1 (5-pound) fresh OR frozen duckling, thawed if frozen

Salt and pepper

10 tablespoons plus 2 teaspoons balsamic vinegar

1/4 cup honey

1/2 teaspoon red wine vinegar

Remove neck, liver and giblets from inside duckling. Trim off and discard any fat. Rinse and drain duckling. Pat dry with paper towels inside and out. Season inside cavity and skin with salt and pepper. Tie legs together with string.

Place duck, breast side up, on a rack in a shallow foil-lined roasting pan. Add 1/4 cup water to pan to prevent spattering. Prick duck skin all over with a fork, without puncturing meat. Roast duck in preheated 425-degree oven 20 minutes.

Remove duckling from oven. Rake skin numerous times with a sharp meat fork. Reduce oven temperature to 375 degrees. Return duck to oven. Continue to roast about 1 hour and 10 minutes or until internal temperature at thigh joint is 180 degrees F. While roasting, frequently baste duckling with juices from bottom of roasting pan.

While duckling is roasting, combine 10 tablespoons balsamic vinegar, honey and 1/2 teaspoon pepper in a small saucepan. Bring to a boil over high heat. Boil until mixture starts to thicken. Stir constantly until mixture is very thick and reduced to about 3 tablespoons. Remove from heat; add remaining 2 teaspoons balsamic and red wine vinegar. Keep warm until duckling is cooked. (If glaze cools and becomes too thick, warm over low heat, stirring constantly.)

When duckling is cooked, remove from oven and dry skin with paper towels. Brush duckling with a thick coat of warm glaze; place in oven for 1 minute. Remove from oven and serve immediately. Makes 3 to 4 servings.

VARIATION: Duck can also be roasted in a 350-degree oven about 2 1/2 hours (allow 25 to 30 minutes per pound), until internal temperature at leg joint reaches 180 degrees F or juices run clear. Coat duckling with Apricot Glaze during last 15 minutes of cooking time. Let duck rest 15 to 20 minutes before carving. For Apricot Glaze, combine 1/4 cup apricot preserves, 1 tablespoon apricot brandy OR Triple Sec and 1/4 teaspoon ground ginger (optional); mix well.


1 medium head red cabbage, shredded (about 7 cups)

2 small tart green apples, chopped

1 medium onion, chopped

3 tablespoons red wine vinegar OR cider vinegar

3 tablespoons water

3 tablespoons brown sugar

1/2 teaspoon salt

In a 3-quart microwave-safe casserole with lid, combine all ingredients. Cover casserole with lid and cook in microwave oven on high power 10 minutes. Stir. Cook on high 5 to 8 minutes longer, until cabbage is tender. Let stand, covered, 5 minutes before serving. Makes 4 servings.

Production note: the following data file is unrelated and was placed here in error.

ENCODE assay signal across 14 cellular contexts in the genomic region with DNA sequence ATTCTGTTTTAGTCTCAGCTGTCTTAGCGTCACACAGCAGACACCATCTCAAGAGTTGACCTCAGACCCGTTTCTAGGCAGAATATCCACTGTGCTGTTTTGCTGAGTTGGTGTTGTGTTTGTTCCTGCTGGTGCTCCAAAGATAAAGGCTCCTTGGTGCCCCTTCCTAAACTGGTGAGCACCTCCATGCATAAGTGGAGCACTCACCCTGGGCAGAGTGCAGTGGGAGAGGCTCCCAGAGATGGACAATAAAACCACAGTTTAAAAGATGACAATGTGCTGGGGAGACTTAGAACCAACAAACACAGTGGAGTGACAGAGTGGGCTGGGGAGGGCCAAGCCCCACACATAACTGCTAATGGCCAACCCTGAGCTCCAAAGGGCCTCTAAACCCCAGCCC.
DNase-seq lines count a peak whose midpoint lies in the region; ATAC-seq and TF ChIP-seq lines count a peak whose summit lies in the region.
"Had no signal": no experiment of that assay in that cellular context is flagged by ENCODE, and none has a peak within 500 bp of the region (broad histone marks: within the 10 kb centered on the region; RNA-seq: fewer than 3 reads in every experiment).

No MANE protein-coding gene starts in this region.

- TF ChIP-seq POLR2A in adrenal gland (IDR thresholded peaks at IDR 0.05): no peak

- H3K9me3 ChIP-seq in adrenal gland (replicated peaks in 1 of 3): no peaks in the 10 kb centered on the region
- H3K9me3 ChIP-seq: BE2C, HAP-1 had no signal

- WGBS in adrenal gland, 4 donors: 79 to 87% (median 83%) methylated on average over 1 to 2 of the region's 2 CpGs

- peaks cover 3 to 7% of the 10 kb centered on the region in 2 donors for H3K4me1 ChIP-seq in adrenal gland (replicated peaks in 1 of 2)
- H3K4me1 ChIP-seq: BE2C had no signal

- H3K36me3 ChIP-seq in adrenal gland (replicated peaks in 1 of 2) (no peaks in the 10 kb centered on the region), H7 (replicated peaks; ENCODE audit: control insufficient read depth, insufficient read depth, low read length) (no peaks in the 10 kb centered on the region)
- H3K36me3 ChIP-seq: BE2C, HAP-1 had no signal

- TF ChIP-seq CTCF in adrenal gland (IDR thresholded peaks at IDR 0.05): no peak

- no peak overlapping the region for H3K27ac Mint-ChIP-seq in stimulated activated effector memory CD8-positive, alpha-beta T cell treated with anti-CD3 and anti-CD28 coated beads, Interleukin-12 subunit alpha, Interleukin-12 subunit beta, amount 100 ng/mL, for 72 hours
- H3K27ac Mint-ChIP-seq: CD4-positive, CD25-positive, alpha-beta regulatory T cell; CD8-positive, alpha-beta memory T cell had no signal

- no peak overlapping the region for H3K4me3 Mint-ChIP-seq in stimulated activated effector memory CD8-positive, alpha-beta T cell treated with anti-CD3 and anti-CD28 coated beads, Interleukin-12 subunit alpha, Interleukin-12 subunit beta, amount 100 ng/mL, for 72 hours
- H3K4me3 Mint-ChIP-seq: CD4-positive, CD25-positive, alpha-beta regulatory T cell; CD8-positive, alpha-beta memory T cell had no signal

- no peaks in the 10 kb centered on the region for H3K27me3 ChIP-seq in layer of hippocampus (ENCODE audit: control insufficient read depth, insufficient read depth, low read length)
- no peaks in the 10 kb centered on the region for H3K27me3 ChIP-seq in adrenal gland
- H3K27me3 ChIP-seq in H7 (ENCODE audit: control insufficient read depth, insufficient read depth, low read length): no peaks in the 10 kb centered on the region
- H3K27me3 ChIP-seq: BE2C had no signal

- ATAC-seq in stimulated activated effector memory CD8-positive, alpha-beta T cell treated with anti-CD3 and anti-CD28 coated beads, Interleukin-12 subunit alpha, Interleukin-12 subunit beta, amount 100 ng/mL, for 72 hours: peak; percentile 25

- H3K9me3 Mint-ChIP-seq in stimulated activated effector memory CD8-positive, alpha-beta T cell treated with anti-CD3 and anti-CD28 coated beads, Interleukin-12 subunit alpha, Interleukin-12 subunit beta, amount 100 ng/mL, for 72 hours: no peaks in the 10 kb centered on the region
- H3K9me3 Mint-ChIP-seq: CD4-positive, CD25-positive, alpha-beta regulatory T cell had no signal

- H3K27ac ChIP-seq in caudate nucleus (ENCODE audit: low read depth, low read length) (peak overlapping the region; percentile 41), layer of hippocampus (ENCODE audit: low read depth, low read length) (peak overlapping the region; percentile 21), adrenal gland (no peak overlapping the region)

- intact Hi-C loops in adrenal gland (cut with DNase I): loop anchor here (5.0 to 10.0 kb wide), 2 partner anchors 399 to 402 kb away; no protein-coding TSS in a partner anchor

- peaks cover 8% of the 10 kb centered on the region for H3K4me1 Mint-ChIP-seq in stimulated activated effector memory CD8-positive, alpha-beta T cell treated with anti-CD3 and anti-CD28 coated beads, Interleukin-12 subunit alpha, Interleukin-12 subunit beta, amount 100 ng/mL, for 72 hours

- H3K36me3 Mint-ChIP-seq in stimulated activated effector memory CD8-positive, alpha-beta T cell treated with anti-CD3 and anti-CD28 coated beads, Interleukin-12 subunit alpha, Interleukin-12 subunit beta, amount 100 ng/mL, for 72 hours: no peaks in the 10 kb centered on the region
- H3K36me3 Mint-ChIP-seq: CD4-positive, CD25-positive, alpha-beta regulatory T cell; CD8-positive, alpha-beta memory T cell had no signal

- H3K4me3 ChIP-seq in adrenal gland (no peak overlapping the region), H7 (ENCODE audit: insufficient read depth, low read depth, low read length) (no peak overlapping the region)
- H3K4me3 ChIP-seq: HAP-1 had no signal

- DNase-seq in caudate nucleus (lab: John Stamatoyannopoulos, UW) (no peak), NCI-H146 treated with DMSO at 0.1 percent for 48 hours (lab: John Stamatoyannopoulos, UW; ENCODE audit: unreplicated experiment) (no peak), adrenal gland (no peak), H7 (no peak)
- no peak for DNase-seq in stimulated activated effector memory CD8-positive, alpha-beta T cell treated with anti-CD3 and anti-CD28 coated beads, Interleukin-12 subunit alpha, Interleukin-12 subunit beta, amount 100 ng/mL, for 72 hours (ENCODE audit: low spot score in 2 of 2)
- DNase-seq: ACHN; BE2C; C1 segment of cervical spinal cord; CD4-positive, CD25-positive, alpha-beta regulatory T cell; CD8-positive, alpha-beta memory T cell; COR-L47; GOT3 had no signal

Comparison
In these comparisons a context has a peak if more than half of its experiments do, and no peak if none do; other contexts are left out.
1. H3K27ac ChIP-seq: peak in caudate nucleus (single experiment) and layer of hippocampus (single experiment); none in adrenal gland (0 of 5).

NOTE: Recipe can be doubled or cooked on top of stove.

Adapted from ``365 Easy One Dish Meals,'' by Natalie Haughton.


2 pounds green string beans

6 ounces unsalted macadamia nuts

1/2 cup lemon olive oil

Rinse beans and pat dry. Trim ends. Using a small knife, cut in half lengthwise following the seam. Set aside. Chop nuts using a large chef's knife, then crush with bottom of a heavy glass or bottle. You want some small, distinct pieces and some finely ground pieces. Place nuts in a nonstick skillet and cook over medium heat, stirring constantly, until toasted and golden brown. Keep warm.

Bring a large pot of salted water to a boil. Add beans and cook about 8 minutes, or until just tender, but still bright green. Drain immediately in a colander and dry thoroughly. Place hot beans in a warm bowl and toss with oil. Add salt and pepper to taste and scatter nuts on top. Serve immediately. Makes 6 servings.

From ``Christmas 1-2-3: Three Ingredient Holiday Recipes,'' by Rozanne Gold.


1 pound best-quality milk chocolate

10 tablespoons unsalted butter

5 extra-large eggs, at room temperature

Line a 9-inch springform pan with a round of parchment paper or foil. Spray sides of pan including parchment or foil with nonstick cooking spray. Chop chocolate into pieces and cut butter into small chunks. Place butter and chocolate in top of a double boiler or in a bowl over simmering water. Melt, stirring frequently, until smooth. Keep warm.

In a warmed bowl, using an electric mixer, whip eggs together with a pinch of salt until mixture triples in volume, about 6 minutes. Fold chocolate mixture into whipped eggs with a flexible rubber spatula until completely incorporated. Pour mixture into prepared pan. Bake in a preheated 375-degree oven 22 minutes. (Center will still be a little soft.) Remove from oven. Let cool for at least 30 minutes before cutting. The center may ooze a little, which is wonderful. Serve warm (with whipped cream or peppermint ice cream) or refrigerate for up to 2 days and let stand at room temperature for at least 1 hour before serving. Makes 10 servings.

From ``Christmas 1-2-3: Three Ingredient Holiday Recipes,'' by Rozanne Gold.




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Publication:Daily News (Los Angeles, CA)
Article Type:Recipe
Date:Dec 22, 2002